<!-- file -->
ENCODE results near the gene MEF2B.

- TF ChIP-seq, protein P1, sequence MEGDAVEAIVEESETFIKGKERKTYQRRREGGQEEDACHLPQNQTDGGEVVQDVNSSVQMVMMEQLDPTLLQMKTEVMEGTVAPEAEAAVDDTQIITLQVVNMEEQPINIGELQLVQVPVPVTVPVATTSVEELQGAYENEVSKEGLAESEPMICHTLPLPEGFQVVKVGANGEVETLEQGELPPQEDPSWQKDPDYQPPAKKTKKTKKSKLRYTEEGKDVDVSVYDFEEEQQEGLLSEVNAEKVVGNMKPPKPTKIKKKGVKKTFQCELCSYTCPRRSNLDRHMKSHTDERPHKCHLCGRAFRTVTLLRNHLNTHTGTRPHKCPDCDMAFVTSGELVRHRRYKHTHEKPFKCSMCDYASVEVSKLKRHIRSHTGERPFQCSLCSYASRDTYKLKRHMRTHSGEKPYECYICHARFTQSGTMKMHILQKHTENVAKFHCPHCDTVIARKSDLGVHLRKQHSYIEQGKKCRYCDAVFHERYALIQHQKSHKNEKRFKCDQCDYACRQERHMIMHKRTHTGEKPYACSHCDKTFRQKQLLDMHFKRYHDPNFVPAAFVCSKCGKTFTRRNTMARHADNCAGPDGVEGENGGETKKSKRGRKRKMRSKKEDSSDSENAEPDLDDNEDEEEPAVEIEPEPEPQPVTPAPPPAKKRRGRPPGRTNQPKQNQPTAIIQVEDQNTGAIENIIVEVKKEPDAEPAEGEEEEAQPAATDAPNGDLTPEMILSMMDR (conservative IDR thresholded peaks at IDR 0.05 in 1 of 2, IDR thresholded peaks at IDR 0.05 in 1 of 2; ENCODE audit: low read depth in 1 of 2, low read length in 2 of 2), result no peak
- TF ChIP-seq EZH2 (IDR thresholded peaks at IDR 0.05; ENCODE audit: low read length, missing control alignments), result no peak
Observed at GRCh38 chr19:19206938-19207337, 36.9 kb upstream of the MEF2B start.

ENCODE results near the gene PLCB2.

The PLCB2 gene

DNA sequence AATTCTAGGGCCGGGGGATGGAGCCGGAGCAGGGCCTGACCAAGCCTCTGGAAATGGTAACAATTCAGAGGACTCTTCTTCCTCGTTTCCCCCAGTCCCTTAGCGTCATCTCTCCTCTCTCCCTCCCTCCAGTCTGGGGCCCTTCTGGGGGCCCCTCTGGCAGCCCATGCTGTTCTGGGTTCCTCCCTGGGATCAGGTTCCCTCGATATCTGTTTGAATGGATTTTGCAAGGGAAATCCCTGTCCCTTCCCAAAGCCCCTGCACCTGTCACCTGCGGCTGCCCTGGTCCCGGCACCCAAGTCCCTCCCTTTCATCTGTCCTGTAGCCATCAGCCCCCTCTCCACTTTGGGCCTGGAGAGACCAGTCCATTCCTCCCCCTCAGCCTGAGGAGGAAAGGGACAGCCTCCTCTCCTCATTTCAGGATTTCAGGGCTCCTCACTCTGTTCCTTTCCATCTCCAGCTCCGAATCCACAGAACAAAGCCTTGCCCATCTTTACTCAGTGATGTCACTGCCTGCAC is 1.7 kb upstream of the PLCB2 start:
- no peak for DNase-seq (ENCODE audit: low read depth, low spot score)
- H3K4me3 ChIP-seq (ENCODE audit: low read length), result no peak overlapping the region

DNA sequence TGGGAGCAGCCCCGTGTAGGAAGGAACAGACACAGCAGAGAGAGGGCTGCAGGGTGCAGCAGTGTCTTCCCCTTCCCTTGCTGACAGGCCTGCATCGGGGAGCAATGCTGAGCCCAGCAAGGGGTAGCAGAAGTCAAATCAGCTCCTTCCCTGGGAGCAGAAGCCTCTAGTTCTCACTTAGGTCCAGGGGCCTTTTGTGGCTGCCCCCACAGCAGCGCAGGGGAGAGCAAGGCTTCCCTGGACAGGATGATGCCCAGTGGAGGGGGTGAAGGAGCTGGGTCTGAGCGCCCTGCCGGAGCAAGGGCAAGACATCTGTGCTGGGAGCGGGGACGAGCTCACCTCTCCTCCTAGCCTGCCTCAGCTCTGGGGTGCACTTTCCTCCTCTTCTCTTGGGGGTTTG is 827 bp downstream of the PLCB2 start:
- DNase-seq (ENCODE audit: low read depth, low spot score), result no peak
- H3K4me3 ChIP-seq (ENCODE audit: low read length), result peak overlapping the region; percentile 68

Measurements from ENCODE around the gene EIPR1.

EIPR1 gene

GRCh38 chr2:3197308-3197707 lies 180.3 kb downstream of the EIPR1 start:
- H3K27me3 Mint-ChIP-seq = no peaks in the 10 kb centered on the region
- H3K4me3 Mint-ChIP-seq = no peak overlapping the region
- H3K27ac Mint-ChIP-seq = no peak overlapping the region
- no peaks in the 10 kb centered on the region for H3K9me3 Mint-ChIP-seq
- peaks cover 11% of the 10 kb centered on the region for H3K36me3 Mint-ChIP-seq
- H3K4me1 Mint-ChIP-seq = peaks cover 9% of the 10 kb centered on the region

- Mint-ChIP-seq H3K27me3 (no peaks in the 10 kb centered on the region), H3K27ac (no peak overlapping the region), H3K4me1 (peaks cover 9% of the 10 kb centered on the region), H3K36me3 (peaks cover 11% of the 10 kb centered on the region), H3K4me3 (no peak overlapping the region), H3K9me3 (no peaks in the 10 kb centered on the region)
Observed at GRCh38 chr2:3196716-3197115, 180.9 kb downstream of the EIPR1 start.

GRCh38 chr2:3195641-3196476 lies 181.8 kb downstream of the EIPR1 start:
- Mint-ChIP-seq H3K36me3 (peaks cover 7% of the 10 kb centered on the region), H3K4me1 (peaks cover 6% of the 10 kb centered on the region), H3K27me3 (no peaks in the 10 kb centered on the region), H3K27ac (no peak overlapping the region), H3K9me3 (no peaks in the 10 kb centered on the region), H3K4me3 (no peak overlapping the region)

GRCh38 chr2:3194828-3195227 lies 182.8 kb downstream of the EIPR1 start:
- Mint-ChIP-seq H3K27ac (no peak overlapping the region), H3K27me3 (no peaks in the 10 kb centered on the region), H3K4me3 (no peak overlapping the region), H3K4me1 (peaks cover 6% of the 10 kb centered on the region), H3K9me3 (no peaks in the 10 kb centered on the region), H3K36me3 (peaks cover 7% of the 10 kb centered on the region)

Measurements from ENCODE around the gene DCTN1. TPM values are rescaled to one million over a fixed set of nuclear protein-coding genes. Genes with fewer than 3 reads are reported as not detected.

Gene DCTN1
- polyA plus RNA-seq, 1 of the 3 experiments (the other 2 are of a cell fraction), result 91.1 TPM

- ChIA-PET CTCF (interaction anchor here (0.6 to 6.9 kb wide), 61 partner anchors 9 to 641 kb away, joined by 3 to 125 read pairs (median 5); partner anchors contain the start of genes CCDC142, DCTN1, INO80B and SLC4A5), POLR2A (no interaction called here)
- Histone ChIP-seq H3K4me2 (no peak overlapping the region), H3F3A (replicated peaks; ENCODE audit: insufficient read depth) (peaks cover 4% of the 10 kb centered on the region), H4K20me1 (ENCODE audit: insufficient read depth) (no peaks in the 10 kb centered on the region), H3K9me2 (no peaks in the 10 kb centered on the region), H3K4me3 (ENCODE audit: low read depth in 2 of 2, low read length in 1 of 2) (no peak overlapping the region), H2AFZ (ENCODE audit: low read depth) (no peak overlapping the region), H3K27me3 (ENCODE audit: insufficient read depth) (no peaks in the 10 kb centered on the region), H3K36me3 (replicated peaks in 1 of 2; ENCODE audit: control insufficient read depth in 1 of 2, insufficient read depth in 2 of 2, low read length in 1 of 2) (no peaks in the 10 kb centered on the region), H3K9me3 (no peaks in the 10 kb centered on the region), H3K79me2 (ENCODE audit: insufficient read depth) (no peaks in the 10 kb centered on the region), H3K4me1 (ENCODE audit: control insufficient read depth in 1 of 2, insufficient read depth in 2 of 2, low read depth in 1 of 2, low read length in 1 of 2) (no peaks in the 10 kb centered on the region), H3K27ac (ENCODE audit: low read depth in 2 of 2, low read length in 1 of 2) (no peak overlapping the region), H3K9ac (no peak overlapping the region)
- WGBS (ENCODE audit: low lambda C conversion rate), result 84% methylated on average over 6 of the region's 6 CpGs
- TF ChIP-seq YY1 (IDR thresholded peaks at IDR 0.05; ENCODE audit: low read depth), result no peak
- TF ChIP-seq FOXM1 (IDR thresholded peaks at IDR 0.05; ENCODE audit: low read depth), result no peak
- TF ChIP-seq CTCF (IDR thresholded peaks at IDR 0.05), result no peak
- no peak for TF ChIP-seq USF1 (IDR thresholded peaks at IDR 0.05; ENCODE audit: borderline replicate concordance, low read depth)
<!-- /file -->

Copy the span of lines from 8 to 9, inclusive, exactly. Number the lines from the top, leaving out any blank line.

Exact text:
- no peak for DNase-seq (ENCODE audit: low read depth, low spot score)
- H3K4me3 ChIP-seq (ENCODE audit: low read length), result no peak overlapping the region